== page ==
Those may not have existed in the 70s, but if they did, they would have worn them.

        • 0 avatar
          CoreyDL

          Who wears those now? I never see that!

          I did see it in Korea, where older women wear them. That’s called an “Adjima visor.”

          • 0 avatar
            Land Ark

            There was a guy on my flight last week (to and from even) wearing one. A “touch of gray” version.

            http://ecx.images-amazon.com/images/I/61HcMD-4KHL._UL1500_.jpg

            I see them at every car show/event I go to where classic cars are the main attraction.

          • 0 avatar
            CoreyDL

            Oh good grief. That’s awful, and I have never seen it in real life.

    • 0 avatar
      319583076

      Challenger buyers are boomers buying trophies, not drivers buying cars.

      • 0 avatar
        TMA1

        What’s wrong with driving the Challenger? Unless you’re trying to take down the Mustang or Camaro at the track, it works just fine. It makes a pretty good trade off for space, comfort and headroom. That Hemi sounds better than anything from Ford or Chevy as well.

        • 0 avatar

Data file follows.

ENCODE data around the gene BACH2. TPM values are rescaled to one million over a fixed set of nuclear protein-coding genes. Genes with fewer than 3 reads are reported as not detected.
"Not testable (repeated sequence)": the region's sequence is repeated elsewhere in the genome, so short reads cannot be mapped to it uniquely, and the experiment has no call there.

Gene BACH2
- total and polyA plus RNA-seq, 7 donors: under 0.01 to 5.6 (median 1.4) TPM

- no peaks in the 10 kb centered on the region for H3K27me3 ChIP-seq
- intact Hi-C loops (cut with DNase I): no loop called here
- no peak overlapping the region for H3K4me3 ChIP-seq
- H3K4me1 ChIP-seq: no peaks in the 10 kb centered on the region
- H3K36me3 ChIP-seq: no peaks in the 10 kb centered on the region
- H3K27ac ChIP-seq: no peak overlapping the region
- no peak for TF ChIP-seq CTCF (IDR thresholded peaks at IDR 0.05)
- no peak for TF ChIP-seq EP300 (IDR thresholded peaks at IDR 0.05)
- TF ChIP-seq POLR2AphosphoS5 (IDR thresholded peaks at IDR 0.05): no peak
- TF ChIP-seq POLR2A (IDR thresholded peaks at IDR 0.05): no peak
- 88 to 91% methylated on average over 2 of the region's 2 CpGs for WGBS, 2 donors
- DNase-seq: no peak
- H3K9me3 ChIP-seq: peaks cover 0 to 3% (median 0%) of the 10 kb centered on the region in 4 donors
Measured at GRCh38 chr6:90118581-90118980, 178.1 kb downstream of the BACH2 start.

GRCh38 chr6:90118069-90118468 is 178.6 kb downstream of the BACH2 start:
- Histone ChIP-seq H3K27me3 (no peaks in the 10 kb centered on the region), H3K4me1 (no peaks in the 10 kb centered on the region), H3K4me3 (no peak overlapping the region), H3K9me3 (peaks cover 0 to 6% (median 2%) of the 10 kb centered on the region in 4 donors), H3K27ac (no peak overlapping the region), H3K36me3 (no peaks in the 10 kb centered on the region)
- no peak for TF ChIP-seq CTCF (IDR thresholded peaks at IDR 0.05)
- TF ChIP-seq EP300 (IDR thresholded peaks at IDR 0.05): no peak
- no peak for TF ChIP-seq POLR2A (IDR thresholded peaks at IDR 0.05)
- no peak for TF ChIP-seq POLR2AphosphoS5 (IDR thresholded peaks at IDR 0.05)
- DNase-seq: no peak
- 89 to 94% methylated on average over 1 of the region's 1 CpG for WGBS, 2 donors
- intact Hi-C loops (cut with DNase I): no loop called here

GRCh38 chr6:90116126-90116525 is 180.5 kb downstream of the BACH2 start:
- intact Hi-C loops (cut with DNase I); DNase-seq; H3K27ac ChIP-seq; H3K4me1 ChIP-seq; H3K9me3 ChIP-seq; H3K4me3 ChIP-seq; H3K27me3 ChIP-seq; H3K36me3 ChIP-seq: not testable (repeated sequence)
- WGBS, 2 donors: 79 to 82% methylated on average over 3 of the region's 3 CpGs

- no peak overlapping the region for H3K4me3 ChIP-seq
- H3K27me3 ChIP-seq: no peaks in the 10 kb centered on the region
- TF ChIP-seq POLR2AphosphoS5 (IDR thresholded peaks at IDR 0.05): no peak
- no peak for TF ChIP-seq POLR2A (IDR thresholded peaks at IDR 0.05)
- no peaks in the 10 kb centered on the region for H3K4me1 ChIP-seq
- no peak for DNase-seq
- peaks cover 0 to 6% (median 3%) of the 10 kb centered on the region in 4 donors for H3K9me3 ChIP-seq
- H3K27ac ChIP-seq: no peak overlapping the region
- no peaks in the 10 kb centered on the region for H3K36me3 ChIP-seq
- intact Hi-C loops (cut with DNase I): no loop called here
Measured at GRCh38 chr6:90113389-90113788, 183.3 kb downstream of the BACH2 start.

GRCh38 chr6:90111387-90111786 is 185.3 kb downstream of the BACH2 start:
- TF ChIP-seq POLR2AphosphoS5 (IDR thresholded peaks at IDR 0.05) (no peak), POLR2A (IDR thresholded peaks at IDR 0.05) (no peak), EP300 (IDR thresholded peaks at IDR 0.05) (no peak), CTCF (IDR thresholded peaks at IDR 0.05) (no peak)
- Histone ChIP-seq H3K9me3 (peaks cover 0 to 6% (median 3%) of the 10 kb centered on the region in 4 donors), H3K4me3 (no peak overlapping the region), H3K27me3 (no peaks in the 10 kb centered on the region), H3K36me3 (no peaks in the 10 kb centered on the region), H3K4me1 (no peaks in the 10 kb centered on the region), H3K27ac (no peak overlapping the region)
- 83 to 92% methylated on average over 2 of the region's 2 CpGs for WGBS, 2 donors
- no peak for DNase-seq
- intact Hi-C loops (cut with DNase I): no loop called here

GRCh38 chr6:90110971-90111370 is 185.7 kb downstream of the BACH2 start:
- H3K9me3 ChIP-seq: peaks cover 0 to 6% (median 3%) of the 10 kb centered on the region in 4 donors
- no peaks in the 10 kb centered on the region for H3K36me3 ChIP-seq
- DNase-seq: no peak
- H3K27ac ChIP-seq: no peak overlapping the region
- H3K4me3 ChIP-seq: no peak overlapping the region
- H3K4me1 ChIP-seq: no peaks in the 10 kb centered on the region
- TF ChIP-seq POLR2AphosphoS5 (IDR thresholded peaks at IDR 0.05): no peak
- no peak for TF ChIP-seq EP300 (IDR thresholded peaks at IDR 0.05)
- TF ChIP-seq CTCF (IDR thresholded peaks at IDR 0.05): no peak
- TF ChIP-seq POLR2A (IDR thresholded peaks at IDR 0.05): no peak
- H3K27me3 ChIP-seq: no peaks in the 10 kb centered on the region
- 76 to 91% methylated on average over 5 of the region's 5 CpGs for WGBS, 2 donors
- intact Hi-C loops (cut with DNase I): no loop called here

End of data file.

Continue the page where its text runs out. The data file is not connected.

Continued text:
golden2husky

          Don’t know if I’d say the Hemi sounds best, but we are probably splitting hairs here. The sound of a LT1 nearing redline is simply glorious…

          • 0 avatar
            NoGoYo

            The Hemi pickups are the only ones with a good exhaust note from the factory in my experience, so at least in that case the Hemi wins.

          • 0 avatar
            TMA1

            Well, I was comparing it to the current 1LE, which I’ve driven. Haven’t seen the LT1 in a Camaro yet.

            392 Hemi > LS3 1LE > 5.0 Coyote (2015 models).

          • 0 avatar
            danio3834

            The LS/LT engines are great powerplants, but they don’t sound great with as far as V8 notes go. The 5.0L coyote and Hemi both sound bada$$ however.

          • 0 avatar
            TMA1

            I think Ford made the Coyote too quiet in 2015 Mustang. Great for cruising the highway, but you have to put the pedal to the floor to hear it from inside the car. After-market exhaust is the first swap owners will need to take care of.

    • 0 avatar
      TMA1

      For what it’s worth though, those Mustangs didn’t stay on the road very long. Few cars did back then. We’ve got the last 20 years worth of Camrys still clogging up the streets.

  • avatar
    Sigivald

    That graph makes the baby Edward Tufte cry.

    If you want YTD sales included in a graph like that, graph *monthlies*, or at least *quarterlies*.

    Don’t make it look like every graphed car had a catastrophic collapse of sales starting this year, by including a half-sized sample for the last entry.

  • avatar
    alluster